By: Sara Davidson
On a sunny afternoon last August, a dozen women from Balfour Senior Living, in Louisville, Colorado, boarded a bus for a field trip to a marijuana dispensary. One used a walker, one was hooked up to an oxygen tank, and another wore a linen suit and jewelry. All were told to wear hats while walking from the bus to the dispensary door. “The sun is our enemy,” one said.
Joan Stammerjohn, who is eighty-four, said she’d joined the group because she’s had chronic pain in her legs, and has been on OxyContin for ten years. “I’d like to get off it,” she said. Others said they had ailments like arthritis or back pain, but didn’t want to disclose their names because they believe marijuana is still stigmatized. “We’re travelling incognito,” one said. “I’m excited. I came to open my mind—I want to know the latest things. I hope this won’t be in the paper, though. We’ll have a crowd coming to Balfour, thinking this is the coolest place.”
Filing inside the Ajoya dispensary, they were overwhelmed by display cases filled with pills, tinctures, edibles, jars of green flower clumps, vape pens, oils, patches, and creams. As they listened to budtenders suggest what to use for pain, arthritis, or sleep, a ninety-two-year-old bowed her head and slowly, slowly, started slumping against the counter. “Are you all right?” I asked. She fainted to the floor. A staff member knelt beside her as she regained consciousness. Paramedics arrived, but a half hour later, the woman, smiling, walked out the door with a hundred and twenty dollars worth of products.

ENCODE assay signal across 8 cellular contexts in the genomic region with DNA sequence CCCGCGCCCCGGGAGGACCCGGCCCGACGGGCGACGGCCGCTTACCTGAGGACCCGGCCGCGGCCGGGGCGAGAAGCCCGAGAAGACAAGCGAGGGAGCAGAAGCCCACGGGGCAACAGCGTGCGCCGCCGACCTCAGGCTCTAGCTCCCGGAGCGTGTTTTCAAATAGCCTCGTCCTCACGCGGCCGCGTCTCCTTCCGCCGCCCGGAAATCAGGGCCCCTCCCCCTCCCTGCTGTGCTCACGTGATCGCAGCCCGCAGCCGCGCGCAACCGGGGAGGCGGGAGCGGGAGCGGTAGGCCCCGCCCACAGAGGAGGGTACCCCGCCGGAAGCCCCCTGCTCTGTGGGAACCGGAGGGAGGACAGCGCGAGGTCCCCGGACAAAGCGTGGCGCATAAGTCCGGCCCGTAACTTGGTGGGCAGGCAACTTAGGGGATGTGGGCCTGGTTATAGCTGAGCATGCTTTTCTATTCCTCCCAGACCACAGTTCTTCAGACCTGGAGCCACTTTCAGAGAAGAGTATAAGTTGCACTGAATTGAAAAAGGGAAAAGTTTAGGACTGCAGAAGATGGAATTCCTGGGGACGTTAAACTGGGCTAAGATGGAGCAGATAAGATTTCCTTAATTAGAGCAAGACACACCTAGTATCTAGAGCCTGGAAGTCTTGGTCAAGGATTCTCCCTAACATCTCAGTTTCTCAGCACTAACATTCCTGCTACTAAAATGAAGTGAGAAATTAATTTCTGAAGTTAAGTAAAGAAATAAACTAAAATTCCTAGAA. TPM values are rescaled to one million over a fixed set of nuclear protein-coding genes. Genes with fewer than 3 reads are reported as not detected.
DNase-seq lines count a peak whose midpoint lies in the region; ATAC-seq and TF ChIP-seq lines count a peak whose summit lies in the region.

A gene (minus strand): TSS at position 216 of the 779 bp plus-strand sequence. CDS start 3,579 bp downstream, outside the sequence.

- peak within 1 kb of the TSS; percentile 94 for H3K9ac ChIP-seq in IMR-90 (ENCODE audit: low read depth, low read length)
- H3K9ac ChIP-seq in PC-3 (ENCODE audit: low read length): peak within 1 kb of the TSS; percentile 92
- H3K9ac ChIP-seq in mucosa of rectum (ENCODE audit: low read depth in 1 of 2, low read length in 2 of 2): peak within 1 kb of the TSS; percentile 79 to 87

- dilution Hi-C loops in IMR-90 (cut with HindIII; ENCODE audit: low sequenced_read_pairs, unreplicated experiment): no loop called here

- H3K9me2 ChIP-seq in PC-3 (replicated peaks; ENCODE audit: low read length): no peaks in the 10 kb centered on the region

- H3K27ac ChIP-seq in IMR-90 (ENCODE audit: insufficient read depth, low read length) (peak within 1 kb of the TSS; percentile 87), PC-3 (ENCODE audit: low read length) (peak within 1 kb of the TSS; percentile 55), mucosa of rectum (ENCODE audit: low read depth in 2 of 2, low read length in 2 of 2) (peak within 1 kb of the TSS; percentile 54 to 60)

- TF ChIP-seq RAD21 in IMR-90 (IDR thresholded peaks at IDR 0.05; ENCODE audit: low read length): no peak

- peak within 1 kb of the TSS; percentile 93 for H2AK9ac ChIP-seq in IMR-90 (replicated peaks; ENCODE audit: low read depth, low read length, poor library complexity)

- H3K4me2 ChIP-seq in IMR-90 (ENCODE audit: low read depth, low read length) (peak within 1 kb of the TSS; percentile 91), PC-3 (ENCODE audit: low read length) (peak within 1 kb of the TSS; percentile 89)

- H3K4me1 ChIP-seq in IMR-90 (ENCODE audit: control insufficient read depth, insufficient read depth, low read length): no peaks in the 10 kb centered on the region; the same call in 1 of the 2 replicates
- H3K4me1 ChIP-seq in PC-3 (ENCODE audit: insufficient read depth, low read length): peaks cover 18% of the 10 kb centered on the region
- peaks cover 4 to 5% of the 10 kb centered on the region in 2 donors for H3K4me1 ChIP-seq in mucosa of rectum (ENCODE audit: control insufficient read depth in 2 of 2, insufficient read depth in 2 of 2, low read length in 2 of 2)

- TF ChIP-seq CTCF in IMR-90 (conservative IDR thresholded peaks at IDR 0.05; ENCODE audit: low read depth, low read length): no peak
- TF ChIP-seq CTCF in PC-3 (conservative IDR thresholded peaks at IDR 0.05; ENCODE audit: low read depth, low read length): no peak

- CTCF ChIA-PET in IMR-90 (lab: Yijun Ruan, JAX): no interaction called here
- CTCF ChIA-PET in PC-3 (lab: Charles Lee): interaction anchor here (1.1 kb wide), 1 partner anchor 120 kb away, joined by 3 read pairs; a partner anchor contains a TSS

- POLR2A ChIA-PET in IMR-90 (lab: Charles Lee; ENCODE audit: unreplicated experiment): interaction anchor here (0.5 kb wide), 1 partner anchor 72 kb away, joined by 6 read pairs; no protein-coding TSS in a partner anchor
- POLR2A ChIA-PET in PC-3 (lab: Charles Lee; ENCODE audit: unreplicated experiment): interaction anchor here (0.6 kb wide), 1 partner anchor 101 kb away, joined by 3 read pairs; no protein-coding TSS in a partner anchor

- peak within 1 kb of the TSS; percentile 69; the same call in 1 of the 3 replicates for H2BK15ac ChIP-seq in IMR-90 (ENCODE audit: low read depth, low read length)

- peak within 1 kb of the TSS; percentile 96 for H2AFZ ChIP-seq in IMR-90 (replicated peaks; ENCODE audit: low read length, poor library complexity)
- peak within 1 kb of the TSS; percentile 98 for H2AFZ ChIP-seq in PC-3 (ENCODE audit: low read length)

Seniors are America’s fastest-growing population of new cannabis users. Ten thousand people turn sixty-five each day, according to the Pew Research Center, and more and more are trying the drug for their health and well-being. Even conservative politicians are warming to the idea. John Boehner, the sixty-eight-year-old former Speaker of the House, who in 2011 said he was “unalterably opposed” to the legalization of marijuana, recently made news by announcing that he was joining the board of Acreage Holdings, which distributes cannabis across eleven states. His “thinking on cannabis” had “evolved,” he tweeted.